Ismaila Soro emergence alongside David Turnbull can be regarded as one of the few highlights of this season but as far as the Ivory Coast midfielder is concerned it has only been through the player’s own mental toughness that allowed him to get through the lockdown that started shortly after he arrived in Scotland without any grasp of the language.

It was fortunate that Vakoun Issouf Bayo was around to help. The striker later went out on loan to Toulose but before that deal was agreed he was instrumental in helping Soro settle and get ready to make his mark at the club.

Photo: David Young

“When I signed I made an effort to train as hard as I could so I was ready when the coach needed me,” Soro told Scottish Sun. “I stayed in Scotland through the whole Covid lockdown. That was tough but I think I have a strong mentality.

“By the time I came here, I had already played in three different countries so I’ve learned how to adapt to my circumstances,” Soro said. “Covid was probably the hardest situation because nobody could go anywhere. It was really tough to cope with.

“If you’re talking about the countries I’ve played in, Belarus was probably the hardest for me but the Covid situation here made everything hard. At first, Bayo was the one who helped me most.

Vakoun Issouf Bayo Photo by Andrew Milligan

“We are both Ivorian and he was closest to me when I arrived and helped me settle. He was important during Covid, too. Bayo left but Odsonne Edouard and Christopher Jullien have also been very good to me. Having these guys around has been a real help.

“The key thing for me is that when I go on to the pitch I have the same approach to playing. At all times my priority is to work hard — it’s no different whether I’m playing in Belarus, Israel or Scotland.”

Photo: Andrew Milligan

Soro started the season being regarded as an understudy to club captain Scott Brown but gradually earned his place in the team and the two seem to be rotating appearances recently with  Neil Lennon unwilling to start both in the same midfield. That was also the case last weekend against Aberdeen but both did play together in the later stages as Celtic held onto the single goal advantage.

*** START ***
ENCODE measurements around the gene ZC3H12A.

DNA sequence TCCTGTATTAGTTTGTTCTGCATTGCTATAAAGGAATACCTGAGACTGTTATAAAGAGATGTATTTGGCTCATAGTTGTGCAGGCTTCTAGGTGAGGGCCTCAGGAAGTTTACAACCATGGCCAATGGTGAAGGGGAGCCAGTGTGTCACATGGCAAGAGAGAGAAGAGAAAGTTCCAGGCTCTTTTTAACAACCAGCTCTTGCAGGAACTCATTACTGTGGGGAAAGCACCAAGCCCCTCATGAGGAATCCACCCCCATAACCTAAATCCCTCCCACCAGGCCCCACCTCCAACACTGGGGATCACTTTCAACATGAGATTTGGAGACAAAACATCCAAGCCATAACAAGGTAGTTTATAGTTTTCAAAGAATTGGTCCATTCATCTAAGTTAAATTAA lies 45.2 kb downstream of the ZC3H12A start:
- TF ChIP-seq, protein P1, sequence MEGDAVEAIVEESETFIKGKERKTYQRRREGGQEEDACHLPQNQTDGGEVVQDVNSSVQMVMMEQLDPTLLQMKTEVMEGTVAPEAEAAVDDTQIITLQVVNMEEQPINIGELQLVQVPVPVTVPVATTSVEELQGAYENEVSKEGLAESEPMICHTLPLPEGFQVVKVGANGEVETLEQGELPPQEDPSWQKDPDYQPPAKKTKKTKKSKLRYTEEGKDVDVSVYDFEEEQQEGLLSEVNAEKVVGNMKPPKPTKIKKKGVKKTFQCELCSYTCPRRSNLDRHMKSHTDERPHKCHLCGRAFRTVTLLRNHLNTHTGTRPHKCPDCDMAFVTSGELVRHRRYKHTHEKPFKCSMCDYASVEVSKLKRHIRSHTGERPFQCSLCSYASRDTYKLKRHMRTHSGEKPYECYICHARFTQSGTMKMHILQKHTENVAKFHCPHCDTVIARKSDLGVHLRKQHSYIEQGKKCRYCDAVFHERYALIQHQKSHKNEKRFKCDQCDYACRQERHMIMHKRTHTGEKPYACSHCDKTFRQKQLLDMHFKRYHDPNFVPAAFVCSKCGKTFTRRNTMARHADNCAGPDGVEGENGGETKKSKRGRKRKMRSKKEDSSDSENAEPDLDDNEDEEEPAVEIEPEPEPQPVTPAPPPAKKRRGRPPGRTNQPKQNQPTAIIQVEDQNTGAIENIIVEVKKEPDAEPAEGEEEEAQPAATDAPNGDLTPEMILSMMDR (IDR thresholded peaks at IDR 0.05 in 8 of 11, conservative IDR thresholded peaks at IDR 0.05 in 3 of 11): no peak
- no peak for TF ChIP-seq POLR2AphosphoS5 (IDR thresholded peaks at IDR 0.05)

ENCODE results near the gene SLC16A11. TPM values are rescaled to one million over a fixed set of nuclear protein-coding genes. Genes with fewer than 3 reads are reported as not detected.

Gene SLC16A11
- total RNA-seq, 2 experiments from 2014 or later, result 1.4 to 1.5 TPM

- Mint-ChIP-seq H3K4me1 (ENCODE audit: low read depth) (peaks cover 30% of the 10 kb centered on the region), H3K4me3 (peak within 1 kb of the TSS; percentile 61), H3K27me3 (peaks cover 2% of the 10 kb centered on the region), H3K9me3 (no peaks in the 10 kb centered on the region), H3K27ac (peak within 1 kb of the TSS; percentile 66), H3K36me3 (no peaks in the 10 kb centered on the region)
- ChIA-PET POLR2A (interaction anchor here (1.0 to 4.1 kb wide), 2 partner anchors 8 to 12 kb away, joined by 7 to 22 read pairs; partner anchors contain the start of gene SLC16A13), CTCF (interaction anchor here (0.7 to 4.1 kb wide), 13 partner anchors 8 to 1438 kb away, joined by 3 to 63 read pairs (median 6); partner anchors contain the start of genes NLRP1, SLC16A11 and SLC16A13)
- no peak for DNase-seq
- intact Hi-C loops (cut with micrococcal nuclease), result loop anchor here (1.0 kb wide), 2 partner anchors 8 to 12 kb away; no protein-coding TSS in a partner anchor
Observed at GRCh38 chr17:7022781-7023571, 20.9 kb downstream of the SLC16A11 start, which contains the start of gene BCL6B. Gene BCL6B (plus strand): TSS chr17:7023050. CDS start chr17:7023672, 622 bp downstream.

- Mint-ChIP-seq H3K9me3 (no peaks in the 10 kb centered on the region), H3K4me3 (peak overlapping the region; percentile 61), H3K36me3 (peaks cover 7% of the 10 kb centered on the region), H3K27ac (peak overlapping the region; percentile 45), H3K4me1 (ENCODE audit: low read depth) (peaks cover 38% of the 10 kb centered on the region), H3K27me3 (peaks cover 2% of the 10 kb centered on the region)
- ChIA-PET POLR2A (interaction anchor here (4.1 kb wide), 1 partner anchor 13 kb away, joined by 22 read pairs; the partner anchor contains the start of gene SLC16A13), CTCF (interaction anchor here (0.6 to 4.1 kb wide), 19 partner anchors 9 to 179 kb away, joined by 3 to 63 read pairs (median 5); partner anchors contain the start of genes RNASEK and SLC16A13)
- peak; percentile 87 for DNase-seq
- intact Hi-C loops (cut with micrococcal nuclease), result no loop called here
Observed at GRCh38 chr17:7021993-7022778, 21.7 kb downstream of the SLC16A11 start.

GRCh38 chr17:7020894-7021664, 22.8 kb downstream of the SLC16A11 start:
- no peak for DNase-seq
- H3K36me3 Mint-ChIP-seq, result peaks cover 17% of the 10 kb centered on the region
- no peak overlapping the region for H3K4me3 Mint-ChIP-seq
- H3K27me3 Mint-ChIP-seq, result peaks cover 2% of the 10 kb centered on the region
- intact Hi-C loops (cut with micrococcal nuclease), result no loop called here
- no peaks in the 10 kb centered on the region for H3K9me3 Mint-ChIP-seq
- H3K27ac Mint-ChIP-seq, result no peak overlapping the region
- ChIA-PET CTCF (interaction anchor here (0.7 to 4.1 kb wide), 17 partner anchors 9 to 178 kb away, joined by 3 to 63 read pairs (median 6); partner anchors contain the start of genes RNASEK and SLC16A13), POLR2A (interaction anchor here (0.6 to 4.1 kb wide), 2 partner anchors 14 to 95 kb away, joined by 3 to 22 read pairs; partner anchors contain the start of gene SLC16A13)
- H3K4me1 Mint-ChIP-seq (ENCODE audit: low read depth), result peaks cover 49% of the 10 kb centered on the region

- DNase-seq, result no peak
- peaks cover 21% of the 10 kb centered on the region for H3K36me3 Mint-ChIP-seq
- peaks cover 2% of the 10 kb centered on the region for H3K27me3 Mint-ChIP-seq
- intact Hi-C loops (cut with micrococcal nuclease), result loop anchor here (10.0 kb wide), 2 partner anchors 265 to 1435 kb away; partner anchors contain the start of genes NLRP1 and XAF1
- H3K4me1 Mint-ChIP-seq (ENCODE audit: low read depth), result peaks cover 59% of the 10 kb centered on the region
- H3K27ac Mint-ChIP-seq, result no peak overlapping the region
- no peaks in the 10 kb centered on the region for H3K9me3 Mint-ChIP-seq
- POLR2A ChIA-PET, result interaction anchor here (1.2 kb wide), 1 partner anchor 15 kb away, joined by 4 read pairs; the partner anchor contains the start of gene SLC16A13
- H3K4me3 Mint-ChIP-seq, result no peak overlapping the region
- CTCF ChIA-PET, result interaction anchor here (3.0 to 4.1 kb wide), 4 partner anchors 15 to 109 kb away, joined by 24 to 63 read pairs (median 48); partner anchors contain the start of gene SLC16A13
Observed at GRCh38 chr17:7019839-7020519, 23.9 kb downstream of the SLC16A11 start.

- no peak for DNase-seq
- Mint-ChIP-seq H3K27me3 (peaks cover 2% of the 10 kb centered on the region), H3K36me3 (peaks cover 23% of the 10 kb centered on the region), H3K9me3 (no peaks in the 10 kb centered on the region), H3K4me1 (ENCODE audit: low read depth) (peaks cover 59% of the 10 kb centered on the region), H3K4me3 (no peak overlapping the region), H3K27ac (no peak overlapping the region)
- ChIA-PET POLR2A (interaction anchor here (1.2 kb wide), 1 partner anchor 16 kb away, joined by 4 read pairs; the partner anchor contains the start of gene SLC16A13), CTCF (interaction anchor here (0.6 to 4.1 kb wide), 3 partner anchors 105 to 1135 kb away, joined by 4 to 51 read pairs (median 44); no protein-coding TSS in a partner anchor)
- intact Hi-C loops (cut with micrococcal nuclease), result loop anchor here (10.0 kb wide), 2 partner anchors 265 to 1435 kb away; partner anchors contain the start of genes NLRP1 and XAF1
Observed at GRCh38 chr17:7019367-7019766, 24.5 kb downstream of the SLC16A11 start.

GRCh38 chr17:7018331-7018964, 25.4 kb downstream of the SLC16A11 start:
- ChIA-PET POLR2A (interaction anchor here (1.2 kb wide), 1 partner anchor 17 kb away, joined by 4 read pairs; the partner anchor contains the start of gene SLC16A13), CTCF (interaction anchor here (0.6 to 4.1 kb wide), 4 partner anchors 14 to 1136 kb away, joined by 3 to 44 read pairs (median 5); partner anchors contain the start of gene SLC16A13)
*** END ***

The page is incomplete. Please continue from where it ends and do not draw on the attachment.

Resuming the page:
Soro has plenty of respect and admiration for the Celtic captain. “It’s a very tough job to step into Scott’s shoes. First, he’s the captain and is a really great player I respect a lot.

“To be at a big team like Celtic for such a long time as captain says a lot about him. And it’s not just about the job he does on the pitch, it’s everything else. He’s such an important figure at this club. Being the one who has to try and do the same job on the pitch is a big challenge.”

Hardly noted as a goalscorer Soro did score a spectacular first goal for Celtic against Dundee Utd in December and could have doubled that tally last week had Odsonne Edouard slipped him in during the closing stages. “I’d love to do the same again. I am ready for every match and I have a lot of confidence. Last week I was in a good position to score when Odsonne had the ball. I asked him about the situation,” Soro admitted somewhat diplomatically.

Photo; Andrew Milligan

“Initially, I wasn’t happy he hadn’t passed to me because I was in such a good position. But I also understand that he’s an attacking player, that we’re in the same team and the most important thing was that we won the game.”

John Kennedy, Celtic’s Interim Manager certainly rates the Ivorian highly and sees him playing a significant role for Celtic in the coming seasons.  “We’ve been delighted with him. In terms of where he came from, adapting is always difficult, especially for a young player. It was a massive cultural change — he didn’t speak the language and it took time for him to get up to speed, to really get to grips with what we wanted.

“But, in this last period, we’ve really begun to see what he’s capable of. In his first bit of time at the club he wasn’t quite reaching that level. But through time and that belief in what he was doing, he’s come through and done very well.

Photo: Andrew Milligan

“He’s a good player to have for us and, in terms of inspiring him, there’s no better player than Scott Brown. Last week against Aberdeen Scott showed his experience, he showed his quality. He was a real leader out there.

“He was probably a bit quieter than he normally is vocally, but I thought he brought a real calmness. He showed his level, he showed the success he’s had and I thought that came through the way he played.

“Soro can certainly learn from that. Scott’s not getting any younger and in the longer term Soro’s one we hold in high esteem. We hope that he’s here for a long time.”

This article first appeared on The Celtic Star and was syndicated with permission.

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